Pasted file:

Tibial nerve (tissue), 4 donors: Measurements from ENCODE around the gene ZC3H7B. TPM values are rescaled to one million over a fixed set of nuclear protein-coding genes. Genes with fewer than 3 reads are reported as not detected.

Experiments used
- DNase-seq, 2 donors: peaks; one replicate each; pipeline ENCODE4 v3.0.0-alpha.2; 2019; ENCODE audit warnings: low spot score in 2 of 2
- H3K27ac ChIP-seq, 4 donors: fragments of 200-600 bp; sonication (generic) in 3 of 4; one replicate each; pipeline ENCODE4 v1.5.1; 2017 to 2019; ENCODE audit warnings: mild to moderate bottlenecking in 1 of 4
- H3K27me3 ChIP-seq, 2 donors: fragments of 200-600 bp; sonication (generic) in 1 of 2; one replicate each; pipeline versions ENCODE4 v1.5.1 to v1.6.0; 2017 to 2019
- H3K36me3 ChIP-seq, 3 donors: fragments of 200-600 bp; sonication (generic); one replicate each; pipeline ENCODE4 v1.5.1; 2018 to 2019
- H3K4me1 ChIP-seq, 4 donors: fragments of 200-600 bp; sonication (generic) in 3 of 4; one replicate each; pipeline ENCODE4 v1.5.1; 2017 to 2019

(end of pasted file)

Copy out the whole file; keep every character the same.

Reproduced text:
Tibial nerve (tissue), 4 donors: Measurements from ENCODE around the gene ZC3H7B. TPM values are rescaled to one million over a fixed set of nuclear protein-coding genes. Genes with fewer than 3 reads are reported as not detected.

Experiments used
- DNase-seq, 2 donors: peaks; one replicate each; pipeline ENCODE4 v3.0.0-alpha.2; 2019; ENCODE audit warnings: low spot score in 2 of 2
- H3K27ac ChIP-seq, 4 donors: fragments of 200-600 bp; sonication (generic) in 3 of 4; one replicate each; pipeline ENCODE4 v1.5.1; 2017 to 2019; ENCODE audit warnings: mild to moderate bottlenecking in 1 of 4
- H3K27me3 ChIP-seq, 2 donors: fragments of 200-600 bp; sonication (generic) in 1 of 2; one replicate each; pipeline versions ENCODE4 v1.5.1 to v1.6.0; 2017 to 2019
- H3K36me3 ChIP-seq, 3 donors: fragments of 200-600 bp; sonication (generic); one replicate each; pipeline ENCODE4 v1.5.1; 2018 to 2019
- H3K4me1 ChIP-seq, 4 donors: fragments of 200-600 bp; sonication (generic) in 3 of 4; one replicate each; pipeline ENCODE4 v1.5.1; 2017 to 2019